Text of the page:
This section provides instructions for configuring your system to automatically restart the domain on Solaris.
The following topics are addressed here:
The create-service subcommand is supported on the Solaris and Windows platforms, however, only Solaris instructions are provided here.
On Solaris 10, you can use the asadmin create-service subcommand to create a Solaris Service Management Facility (SMF) service that restarts a Domain Administration Server (DAS). The service grants to the process the privileges of the user that runs the process. When you create an SMF service, the default user is the superuser. If you require a different user to run the process, specify the user in method_credential.
If your process is to bind to a privileged port of Solaris 10, the process requires the net_privaddr privilege. The privileged ports of the Solaris operating system have port numbers less than 1024.
To determine if a user has the net_privaddr privilege, log in as that user and type the command ppriv -l | grep net_privaddr.
After you create and enable the SMF service, if the domain goes down, SMF restarts it.
To run the asadmin create-service subcommand, you must have solaris.smf.* authorization. See the useradd and usermod man pages to find out how to set the authorizations. You must also have write permission in the directory tree: /var/svc/manifest/application/SUNWappserver. Usually, the superuser has both of these permissions. Additionally, the Solaris 10 administration commands such as svccfg, svcs, and auths must be available in the PATH.
If a particular Enterprise Server domain should not have default user privileges, modify the manifest of the service and reimport the service.
Create the service by using the create-service(1) subcommand.
Information about properties for the subcommand is included in this help page.
After the service is created, enable the service by using the svacdm enable subcommand.
svacdm enable /appserver/domains/domain1
This example creates a service .
asadmin> create-service The Service was created successfully. Here are the details: Name of the service:application/GlassFish/domain1 Type of the service:Domain Configuration location of the service:/home/gfuser/glassfish-installations /glassfishv3/glassfish/domains Manifest file location on the system:/var/svc/manifest/application /GlassFish/domain1_home_gfuser_glassfish-installations_glassfishv3 _glassfish_domains/Domain-service-smf.xml. You have created the service but you need to start it yourself. Here are the most typical Solaris commands of interest: * /usr/bin/svcs -a | grep domain1 // status * /usr/sbin/svcadm enable domain1 // start * /usr/sbin/svcadm disable domain1 // stop * /usr/sbin/svccfg delete domain1 // uninstall Command create-service executed successfully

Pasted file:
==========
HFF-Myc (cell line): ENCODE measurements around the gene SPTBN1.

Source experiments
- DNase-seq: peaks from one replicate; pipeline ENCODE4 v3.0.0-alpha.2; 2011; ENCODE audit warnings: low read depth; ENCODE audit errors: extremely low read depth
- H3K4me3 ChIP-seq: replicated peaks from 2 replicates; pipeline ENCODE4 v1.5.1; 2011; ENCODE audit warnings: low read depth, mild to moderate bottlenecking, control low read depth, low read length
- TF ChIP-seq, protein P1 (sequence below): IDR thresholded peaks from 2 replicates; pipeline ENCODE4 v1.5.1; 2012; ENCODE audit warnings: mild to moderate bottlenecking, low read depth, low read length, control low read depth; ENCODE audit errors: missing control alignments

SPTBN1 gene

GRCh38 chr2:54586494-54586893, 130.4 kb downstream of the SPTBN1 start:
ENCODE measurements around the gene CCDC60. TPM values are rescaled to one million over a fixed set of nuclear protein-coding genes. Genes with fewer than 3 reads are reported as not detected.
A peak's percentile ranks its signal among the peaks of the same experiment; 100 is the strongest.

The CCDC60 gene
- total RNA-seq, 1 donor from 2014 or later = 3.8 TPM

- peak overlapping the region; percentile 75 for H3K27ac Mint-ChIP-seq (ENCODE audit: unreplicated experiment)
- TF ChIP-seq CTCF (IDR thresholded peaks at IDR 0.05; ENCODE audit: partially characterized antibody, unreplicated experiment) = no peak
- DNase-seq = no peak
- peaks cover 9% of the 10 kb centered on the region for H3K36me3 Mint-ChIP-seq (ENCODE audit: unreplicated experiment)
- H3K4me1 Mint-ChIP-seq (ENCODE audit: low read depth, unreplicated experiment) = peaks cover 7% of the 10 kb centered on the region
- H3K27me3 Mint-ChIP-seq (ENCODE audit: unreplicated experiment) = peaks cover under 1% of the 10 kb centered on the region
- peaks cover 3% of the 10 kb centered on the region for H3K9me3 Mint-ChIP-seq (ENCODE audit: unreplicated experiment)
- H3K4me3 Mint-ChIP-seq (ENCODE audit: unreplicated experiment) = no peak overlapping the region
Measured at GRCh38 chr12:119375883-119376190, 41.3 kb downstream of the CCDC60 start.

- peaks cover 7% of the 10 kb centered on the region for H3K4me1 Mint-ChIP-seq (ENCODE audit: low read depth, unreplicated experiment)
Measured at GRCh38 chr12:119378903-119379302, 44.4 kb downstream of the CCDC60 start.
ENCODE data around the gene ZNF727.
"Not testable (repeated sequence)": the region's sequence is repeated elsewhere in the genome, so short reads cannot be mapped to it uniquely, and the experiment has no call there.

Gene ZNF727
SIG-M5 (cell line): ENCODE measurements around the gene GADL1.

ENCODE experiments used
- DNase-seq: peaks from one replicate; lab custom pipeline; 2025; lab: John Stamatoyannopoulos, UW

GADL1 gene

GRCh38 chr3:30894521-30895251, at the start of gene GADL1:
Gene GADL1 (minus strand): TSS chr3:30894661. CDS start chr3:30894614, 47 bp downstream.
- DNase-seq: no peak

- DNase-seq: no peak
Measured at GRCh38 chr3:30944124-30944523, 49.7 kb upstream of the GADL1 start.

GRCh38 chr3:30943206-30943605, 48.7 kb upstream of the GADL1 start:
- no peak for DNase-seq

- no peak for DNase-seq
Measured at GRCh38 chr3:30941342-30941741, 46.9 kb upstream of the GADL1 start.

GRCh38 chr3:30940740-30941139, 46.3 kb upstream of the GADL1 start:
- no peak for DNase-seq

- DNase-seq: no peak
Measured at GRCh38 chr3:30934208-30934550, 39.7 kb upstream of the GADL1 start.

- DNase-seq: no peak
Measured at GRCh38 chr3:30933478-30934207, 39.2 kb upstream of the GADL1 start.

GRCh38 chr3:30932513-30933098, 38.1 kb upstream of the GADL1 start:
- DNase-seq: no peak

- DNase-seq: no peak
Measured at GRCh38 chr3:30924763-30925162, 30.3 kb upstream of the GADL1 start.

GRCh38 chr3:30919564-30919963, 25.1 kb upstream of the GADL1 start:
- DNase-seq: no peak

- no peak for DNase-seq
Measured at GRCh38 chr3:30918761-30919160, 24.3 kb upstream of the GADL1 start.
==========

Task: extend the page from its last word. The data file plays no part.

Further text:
As you administer your service, the following Solaris commands are useful: auths, smf_security, svcadm, svccfg, rbac, useradd, and usermod.
To set up automatic restart on Linux, you edit the /etc/inittab file. If you use /etc/rc.local, or your system’s equivalent, place a line in /etc/rc.local that calls the desired asadmin subcommand.
Add a line of text to the /etc/inittab file.
das:3:respawn:/opt/SUNWappserver/bin/asadmin start-domain --user admin --passwordfile /opt/SUNWappserver/password.txt domain1
The text must be on a single line. The first three letters are a unique designator for the process and can be altered.
By default, the Java Virtual Machine (JVM) receives signals from Windows that indicate that Windows is shutting down, or that a user is logging out of Windows, which causes the system to shut itself down cleanly. This behavior causes the Enterprise Server service to shut down. To prevent the service from shutting down when a user logs out, you must set the -Xrs Java VM option.